Vets on the Northern Rivers are warning cattle producers to look out for deadly cow disease, Yersiniosis, also known as mud scours.
They say they have seen cases of the bacterial disease on several North Coast properties in recent weeks but antibiotic treatments are available and effective.
All cattle breeds are vulnerable to Yersiniosis but risks are higher for Brahmans and Brahman crosses.
The disease is not a threat to human health but people are advised to wash their hands after handling infected cows.
North Coast Local Land Services District Veterinarian Phil Kemsley says outbreaks of Yersiniosis will often impact several cows in a herd at once, usually adult cows, and early diagnosis is critical.
The Yersinia bacteria thrive in low temperatures and oxygen levels typical in poorly drained paddocks and is often found in dry grass contaminated with mud.
During dry spells, hungry cattle are more likely to explore muddy places such as bogs and dams for food and Dr Kemsley says this can lead to feed hay contamination.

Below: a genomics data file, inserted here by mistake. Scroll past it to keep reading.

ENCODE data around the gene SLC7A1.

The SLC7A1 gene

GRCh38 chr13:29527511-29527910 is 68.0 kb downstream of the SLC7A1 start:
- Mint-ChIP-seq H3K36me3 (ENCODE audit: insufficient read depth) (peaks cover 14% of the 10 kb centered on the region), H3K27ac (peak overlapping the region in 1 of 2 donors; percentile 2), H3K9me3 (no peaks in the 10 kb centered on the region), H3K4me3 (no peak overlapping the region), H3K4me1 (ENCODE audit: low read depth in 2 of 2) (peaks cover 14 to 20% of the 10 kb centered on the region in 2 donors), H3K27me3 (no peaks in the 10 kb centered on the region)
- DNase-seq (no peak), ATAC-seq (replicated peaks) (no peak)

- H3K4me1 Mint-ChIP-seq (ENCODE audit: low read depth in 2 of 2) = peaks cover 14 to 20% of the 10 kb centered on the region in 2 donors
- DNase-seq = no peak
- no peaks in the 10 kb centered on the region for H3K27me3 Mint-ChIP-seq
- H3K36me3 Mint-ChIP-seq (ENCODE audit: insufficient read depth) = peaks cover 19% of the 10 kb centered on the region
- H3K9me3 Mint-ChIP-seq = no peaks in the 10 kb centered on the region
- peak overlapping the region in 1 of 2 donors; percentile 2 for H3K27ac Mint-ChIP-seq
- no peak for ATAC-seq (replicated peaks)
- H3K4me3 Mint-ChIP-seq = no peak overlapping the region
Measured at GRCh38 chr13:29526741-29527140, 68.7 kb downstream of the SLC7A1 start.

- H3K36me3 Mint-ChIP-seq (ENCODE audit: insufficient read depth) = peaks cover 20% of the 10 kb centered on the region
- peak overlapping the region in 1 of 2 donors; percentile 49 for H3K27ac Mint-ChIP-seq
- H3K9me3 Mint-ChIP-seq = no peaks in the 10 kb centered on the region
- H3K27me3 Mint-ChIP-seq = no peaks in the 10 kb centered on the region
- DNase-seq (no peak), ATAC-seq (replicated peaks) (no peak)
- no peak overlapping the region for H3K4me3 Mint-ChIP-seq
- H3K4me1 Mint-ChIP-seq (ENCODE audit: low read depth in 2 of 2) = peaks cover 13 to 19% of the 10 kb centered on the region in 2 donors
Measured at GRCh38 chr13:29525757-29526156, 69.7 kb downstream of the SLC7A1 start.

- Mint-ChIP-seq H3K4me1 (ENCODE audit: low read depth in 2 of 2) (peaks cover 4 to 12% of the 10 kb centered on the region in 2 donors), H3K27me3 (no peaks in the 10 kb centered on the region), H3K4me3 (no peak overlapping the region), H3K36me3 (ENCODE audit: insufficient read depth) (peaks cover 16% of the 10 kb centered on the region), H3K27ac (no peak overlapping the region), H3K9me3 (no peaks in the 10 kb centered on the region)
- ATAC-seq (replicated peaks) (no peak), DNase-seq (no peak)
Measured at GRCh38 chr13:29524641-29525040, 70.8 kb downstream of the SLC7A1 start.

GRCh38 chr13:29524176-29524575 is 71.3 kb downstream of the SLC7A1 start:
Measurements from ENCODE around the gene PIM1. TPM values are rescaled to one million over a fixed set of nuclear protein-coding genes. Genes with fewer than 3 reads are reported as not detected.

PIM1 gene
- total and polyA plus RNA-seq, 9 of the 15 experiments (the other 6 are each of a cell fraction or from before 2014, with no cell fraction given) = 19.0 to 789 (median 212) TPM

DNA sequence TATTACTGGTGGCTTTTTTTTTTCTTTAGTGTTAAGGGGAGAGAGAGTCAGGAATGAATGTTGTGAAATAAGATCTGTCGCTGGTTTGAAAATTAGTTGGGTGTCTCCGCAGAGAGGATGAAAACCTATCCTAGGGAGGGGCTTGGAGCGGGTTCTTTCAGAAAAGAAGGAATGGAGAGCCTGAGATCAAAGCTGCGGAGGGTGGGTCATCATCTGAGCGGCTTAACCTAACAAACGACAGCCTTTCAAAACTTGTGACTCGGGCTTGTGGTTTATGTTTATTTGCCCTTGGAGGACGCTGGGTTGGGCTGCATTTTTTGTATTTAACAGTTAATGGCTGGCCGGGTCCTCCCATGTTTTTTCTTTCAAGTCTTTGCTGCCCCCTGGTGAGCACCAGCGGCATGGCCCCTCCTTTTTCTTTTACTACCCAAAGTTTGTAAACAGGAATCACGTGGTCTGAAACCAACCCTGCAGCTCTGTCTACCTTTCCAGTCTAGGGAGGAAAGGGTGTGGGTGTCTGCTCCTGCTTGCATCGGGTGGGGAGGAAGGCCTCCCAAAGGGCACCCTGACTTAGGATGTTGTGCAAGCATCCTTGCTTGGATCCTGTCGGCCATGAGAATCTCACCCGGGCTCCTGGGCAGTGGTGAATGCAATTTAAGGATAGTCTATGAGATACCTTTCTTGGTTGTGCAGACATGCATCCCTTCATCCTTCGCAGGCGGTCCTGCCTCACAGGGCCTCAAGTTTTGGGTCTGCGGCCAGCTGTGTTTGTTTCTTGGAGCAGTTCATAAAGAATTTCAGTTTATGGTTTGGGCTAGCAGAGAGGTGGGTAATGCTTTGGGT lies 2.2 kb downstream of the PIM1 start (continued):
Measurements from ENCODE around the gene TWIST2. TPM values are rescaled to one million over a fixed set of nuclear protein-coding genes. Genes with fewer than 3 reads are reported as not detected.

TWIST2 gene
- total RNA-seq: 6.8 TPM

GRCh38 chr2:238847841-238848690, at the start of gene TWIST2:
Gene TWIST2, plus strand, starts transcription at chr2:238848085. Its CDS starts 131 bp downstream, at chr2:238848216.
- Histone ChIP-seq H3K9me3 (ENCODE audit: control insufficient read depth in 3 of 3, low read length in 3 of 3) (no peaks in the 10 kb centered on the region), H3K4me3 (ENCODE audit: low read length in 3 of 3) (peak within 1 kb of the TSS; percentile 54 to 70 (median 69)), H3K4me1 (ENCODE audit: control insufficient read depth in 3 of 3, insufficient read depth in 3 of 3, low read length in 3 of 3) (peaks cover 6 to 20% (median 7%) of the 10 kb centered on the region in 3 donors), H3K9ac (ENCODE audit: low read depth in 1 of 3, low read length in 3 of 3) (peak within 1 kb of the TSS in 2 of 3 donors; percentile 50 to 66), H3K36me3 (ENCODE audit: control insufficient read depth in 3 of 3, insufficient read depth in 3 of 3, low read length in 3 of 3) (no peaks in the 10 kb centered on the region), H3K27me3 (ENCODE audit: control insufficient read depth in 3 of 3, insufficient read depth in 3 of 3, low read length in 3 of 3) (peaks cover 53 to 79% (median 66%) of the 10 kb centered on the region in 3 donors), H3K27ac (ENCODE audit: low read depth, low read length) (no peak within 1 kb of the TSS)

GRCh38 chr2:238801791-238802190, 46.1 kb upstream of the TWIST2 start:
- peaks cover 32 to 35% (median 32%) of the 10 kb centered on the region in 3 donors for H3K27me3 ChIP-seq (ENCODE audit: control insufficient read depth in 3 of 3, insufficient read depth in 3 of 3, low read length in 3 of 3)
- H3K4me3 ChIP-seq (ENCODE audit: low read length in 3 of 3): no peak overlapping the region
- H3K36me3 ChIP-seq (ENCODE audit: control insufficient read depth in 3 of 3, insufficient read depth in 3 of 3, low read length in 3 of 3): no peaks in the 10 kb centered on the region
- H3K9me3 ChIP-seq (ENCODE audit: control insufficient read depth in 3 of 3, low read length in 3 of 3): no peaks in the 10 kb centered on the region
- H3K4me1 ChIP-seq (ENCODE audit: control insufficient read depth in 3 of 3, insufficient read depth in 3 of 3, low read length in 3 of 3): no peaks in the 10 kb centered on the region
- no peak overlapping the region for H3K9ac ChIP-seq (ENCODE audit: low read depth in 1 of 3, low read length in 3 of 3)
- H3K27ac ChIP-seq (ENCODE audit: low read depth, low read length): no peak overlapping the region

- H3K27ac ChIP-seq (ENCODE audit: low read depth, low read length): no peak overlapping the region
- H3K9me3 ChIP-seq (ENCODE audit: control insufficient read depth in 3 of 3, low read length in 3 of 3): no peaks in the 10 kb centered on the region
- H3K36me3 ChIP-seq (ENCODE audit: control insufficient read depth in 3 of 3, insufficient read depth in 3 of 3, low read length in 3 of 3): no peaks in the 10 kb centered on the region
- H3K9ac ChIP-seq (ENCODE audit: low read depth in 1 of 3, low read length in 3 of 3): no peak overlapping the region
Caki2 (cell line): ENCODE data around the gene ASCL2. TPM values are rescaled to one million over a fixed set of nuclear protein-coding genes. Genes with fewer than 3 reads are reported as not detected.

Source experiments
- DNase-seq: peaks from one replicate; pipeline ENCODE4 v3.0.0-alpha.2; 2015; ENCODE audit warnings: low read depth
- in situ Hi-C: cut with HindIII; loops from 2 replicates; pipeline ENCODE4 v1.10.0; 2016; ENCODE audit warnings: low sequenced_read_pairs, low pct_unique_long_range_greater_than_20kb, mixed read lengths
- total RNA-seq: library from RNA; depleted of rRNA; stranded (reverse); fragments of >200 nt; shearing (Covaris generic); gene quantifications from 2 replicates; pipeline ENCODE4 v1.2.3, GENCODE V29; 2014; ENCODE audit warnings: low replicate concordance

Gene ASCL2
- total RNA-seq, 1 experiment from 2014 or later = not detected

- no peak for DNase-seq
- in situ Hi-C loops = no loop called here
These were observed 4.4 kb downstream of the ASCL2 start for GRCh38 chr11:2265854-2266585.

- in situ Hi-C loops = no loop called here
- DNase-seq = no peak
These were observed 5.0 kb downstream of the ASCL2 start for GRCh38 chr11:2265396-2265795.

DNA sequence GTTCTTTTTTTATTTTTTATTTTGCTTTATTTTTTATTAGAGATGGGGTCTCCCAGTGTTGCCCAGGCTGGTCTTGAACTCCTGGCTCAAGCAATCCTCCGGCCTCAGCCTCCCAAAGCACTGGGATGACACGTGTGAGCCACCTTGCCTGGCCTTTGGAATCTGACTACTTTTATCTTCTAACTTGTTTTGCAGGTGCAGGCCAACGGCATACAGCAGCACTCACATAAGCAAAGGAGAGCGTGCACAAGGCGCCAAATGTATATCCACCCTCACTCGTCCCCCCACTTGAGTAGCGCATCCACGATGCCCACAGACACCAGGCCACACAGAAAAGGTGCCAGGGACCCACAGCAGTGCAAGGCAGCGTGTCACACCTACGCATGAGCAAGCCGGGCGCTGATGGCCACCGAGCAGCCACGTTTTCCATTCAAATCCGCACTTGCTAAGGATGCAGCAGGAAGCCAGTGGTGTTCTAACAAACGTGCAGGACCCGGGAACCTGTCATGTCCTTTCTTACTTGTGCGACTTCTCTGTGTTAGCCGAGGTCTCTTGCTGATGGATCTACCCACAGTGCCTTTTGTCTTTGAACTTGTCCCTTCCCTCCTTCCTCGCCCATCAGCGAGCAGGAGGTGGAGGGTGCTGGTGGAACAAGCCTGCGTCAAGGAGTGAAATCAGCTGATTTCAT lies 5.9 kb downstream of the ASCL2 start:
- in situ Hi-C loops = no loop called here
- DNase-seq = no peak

Yersiniosis symptoms vary but cows suffering early stages of the disease often have a fever that may resemble other fevers such as ‘three-day sickness’, says Dr Kemsley.
‘In some cases, affected cattle are found dead but in good body condition,’ he says, ‘others have diarrhoea for several days, which results in dramatic weight loss.’
He says cows with Yersiniosis should be quarantined in a separate paddock with healthy cattle ideally moved to a paddock with better drainage.
Yersiniosis usually stops once spring and warmer conditions arrive.